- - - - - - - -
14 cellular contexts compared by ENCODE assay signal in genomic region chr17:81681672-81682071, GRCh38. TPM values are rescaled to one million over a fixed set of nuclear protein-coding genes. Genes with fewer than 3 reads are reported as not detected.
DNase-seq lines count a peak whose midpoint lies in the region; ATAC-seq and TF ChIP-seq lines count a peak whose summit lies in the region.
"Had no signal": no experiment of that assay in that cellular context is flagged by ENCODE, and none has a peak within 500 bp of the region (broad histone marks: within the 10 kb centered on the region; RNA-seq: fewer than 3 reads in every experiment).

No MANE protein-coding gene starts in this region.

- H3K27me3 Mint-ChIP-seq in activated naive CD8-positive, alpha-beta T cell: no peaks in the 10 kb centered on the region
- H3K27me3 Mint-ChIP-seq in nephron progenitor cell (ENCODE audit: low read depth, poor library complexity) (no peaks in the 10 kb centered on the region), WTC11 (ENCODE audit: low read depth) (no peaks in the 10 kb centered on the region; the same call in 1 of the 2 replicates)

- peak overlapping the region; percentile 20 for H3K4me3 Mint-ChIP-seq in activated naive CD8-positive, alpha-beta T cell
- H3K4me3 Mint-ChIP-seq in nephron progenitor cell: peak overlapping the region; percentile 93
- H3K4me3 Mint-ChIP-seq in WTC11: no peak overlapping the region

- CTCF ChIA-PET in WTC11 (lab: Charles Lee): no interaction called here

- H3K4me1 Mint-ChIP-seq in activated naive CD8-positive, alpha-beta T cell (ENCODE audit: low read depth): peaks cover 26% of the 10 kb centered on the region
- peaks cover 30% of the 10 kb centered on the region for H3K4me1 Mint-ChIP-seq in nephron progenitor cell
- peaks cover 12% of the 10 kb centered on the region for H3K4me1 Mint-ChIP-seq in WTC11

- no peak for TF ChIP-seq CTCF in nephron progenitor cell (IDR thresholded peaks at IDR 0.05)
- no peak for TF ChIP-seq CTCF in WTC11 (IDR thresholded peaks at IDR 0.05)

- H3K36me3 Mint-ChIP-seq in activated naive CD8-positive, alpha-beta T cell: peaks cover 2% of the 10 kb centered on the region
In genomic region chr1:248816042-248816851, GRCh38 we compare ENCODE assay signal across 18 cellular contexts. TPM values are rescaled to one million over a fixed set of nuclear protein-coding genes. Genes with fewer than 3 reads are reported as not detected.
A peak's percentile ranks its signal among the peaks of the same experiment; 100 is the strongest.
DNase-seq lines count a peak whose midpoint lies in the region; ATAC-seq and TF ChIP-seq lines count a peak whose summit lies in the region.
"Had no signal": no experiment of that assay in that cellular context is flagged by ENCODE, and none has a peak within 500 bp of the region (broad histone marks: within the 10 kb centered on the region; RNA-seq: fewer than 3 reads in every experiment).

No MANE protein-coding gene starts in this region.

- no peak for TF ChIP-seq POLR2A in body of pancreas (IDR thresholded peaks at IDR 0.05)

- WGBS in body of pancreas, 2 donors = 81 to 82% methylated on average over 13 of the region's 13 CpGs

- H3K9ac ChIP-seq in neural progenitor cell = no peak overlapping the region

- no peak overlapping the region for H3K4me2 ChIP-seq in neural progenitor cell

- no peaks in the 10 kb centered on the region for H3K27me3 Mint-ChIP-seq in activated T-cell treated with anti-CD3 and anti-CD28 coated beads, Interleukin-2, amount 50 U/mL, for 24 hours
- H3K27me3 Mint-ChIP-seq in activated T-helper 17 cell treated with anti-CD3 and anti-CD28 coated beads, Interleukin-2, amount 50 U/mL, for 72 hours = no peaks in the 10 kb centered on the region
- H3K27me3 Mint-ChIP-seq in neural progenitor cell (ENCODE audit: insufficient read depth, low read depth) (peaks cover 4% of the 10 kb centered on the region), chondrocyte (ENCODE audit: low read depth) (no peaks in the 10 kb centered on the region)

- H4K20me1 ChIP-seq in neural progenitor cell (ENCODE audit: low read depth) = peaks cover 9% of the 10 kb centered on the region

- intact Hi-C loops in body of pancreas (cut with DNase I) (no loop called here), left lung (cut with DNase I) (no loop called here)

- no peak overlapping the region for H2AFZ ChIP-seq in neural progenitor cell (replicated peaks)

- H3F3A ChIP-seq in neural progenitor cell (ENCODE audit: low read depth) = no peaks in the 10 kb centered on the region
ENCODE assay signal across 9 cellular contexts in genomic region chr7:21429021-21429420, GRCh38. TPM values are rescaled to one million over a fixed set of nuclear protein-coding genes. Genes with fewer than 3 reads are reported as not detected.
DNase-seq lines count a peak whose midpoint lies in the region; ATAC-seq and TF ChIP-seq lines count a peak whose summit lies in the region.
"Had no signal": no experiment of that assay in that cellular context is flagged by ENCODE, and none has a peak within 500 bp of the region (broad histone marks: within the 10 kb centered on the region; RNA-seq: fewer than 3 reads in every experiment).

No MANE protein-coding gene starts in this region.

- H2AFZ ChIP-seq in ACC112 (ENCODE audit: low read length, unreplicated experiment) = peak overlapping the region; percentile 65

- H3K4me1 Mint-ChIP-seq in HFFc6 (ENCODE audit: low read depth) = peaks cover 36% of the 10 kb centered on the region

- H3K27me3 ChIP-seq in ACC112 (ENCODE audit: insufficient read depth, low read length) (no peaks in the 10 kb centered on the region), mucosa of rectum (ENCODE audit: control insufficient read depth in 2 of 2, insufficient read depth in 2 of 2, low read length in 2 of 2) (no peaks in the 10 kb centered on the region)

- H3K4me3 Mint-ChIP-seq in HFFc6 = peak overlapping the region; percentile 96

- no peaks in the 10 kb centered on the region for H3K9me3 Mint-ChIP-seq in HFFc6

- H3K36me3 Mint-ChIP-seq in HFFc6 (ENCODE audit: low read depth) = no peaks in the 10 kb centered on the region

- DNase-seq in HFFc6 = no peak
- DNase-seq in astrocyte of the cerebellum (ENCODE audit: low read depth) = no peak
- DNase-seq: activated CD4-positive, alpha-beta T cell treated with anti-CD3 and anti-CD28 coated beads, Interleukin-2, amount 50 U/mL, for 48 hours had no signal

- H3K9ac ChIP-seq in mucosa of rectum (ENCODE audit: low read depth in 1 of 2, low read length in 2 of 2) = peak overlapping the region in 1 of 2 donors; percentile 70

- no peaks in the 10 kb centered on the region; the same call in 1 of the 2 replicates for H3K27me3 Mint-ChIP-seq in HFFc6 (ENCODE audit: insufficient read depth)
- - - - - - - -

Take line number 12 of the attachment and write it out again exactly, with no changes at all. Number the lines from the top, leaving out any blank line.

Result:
- peaks cover 30% of the 10 kb centered on the region for H3K4me1 Mint-ChIP-seq in nephron progenitor cell